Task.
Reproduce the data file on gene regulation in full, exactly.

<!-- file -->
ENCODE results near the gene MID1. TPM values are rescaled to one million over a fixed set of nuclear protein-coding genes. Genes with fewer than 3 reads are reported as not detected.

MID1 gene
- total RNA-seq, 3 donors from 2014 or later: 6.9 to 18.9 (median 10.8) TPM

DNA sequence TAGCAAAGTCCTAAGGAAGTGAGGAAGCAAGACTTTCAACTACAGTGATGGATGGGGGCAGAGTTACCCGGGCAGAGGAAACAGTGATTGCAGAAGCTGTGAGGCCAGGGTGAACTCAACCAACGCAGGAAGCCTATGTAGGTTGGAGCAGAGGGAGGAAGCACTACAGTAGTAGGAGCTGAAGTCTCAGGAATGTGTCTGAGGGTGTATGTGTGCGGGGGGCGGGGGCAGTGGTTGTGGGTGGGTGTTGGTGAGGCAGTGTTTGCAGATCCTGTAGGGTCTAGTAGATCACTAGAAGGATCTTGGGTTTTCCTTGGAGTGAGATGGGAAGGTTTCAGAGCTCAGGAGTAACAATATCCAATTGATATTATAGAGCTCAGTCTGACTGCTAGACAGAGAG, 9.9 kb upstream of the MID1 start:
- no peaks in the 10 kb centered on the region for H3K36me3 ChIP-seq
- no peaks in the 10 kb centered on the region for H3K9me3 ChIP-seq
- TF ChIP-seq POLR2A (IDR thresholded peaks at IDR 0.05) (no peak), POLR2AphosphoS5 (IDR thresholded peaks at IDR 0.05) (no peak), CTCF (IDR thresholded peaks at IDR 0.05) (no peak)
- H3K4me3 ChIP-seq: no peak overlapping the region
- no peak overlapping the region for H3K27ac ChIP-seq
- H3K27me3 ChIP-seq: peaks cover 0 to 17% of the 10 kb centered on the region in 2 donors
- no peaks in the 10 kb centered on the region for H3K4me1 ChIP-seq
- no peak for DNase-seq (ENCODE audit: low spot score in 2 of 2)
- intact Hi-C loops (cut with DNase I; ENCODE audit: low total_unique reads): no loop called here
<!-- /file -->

ENCODE results near the gene MID1. TPM values are rescaled to one million over a fixed set of nuclear protein-coding genes. Genes with fewer than 3 reads are reported as not detected.

MID1 gene
- total RNA-seq, 3 donors from 2014 or later: 6.9 to 18.9 (median 10.8) TPM

DNA sequence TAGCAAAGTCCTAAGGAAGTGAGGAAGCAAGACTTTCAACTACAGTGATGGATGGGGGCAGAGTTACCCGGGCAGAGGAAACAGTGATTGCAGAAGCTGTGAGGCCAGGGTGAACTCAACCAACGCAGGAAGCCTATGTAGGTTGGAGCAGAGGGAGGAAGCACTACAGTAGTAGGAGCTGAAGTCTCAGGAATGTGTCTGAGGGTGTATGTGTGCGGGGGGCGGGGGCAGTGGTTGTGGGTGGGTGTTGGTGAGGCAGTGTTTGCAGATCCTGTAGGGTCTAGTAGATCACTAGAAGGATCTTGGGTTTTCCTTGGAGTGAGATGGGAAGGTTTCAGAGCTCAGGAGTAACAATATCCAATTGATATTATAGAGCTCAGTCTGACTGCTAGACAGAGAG, 9.9 kb upstream of the MID1 start:
- no peaks in the 10 kb centered on the region for H3K36me3 ChIP-seq
- no peaks in the 10 kb centered on the region for H3K9me3 ChIP-seq
- TF ChIP-seq POLR2A (IDR thresholded peaks at IDR 0.05) (no peak), POLR2AphosphoS5 (IDR thresholded peaks at IDR 0.05) (no peak), CTCF (IDR thresholded peaks at IDR 0.05) (no peak)
- H3K4me3 ChIP-seq: no peak overlapping the region
- no peak overlapping the region for H3K27ac ChIP-seq
- H3K27me3 ChIP-seq: peaks cover 0 to 17% of the 10 kb centered on the region in 2 donors
- no peaks in the 10 kb centered on the region for H3K4me1 ChIP-seq
- no peak for DNase-seq (ENCODE audit: low spot score in 2 of 2)
- intact Hi-C loops (cut with DNase I; ENCODE audit: low total_unique reads): no loop called here